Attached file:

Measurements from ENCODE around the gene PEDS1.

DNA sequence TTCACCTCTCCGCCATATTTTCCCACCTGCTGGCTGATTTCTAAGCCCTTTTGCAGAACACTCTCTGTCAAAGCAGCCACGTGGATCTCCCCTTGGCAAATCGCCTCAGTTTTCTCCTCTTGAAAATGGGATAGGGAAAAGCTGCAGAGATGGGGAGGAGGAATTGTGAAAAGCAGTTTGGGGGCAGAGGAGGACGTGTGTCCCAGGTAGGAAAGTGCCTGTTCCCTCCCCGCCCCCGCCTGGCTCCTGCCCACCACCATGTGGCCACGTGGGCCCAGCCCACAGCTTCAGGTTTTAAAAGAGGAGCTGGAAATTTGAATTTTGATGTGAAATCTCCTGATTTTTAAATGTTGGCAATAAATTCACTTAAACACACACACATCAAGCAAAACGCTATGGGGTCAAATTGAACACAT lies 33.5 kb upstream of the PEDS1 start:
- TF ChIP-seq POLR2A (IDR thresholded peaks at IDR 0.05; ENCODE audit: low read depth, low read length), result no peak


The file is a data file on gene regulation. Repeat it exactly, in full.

Measurements from ENCODE around the gene PEDS1.

DNA sequence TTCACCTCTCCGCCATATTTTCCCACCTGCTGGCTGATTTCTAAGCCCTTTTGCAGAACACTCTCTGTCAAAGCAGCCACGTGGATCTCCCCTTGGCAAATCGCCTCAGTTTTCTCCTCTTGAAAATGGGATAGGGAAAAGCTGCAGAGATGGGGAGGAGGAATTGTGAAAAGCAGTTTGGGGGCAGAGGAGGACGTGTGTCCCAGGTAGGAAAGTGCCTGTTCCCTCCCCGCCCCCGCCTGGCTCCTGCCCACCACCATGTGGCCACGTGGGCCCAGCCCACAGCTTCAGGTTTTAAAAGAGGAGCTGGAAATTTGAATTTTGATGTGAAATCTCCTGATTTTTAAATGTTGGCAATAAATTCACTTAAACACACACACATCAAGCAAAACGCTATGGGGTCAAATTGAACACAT lies 33.5 kb upstream of the PEDS1 start:
- TF ChIP-seq POLR2A (IDR thresholded peaks at IDR 0.05; ENCODE audit: low read depth, low read length), result no peak